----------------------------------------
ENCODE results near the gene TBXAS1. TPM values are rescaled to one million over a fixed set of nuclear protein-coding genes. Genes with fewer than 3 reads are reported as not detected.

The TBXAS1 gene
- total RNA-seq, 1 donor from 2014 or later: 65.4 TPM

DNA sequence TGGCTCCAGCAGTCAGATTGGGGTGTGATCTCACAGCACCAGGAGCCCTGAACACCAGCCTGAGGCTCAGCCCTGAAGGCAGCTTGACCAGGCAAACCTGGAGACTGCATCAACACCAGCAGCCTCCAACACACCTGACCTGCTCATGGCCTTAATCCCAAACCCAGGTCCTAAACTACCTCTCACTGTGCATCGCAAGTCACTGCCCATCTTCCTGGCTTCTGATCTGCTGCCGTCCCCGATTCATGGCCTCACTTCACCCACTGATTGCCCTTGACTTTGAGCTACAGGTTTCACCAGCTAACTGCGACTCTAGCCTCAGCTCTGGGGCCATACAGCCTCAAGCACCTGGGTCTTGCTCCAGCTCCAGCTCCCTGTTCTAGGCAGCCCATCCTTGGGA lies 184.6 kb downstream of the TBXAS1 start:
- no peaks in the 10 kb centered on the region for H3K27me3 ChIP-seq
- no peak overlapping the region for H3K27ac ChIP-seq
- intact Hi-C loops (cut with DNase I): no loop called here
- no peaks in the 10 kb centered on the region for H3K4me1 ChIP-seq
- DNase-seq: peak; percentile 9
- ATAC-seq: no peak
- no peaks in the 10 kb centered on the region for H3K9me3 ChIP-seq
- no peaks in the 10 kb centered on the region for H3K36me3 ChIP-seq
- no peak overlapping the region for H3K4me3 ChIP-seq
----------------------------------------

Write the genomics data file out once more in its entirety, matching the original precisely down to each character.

ENCODE results near the gene TBXAS1. TPM values are rescaled to one million over a fixed set of nuclear protein-coding genes. Genes with fewer than 3 reads are reported as not detected.

The TBXAS1 gene
- total RNA-seq, 1 donor from 2014 or later: 65.4 TPM

DNA sequence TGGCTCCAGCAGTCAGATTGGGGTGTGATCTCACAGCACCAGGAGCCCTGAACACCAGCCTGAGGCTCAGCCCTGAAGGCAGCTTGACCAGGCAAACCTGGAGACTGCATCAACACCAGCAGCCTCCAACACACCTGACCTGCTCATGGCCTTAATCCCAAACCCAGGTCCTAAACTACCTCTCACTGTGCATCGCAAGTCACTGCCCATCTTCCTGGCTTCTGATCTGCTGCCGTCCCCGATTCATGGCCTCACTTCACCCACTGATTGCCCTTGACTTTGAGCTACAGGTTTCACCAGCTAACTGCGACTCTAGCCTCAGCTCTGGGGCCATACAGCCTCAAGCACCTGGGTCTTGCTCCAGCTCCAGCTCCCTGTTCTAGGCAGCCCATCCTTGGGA lies 184.6 kb downstream of the TBXAS1 start:
- no peaks in the 10 kb centered on the region for H3K27me3 ChIP-seq
- no peak overlapping the region for H3K27ac ChIP-seq
- intact Hi-C loops (cut with DNase I): no loop called here
- no peaks in the 10 kb centered on the region for H3K4me1 ChIP-seq
- DNase-seq: peak; percentile 9
- ATAC-seq: no peak
- no peaks in the 10 kb centered on the region for H3K9me3 ChIP-seq
- no peaks in the 10 kb centered on the region for H3K36me3 ChIP-seq
- no peak overlapping the region for H3K4me3 ChIP-seq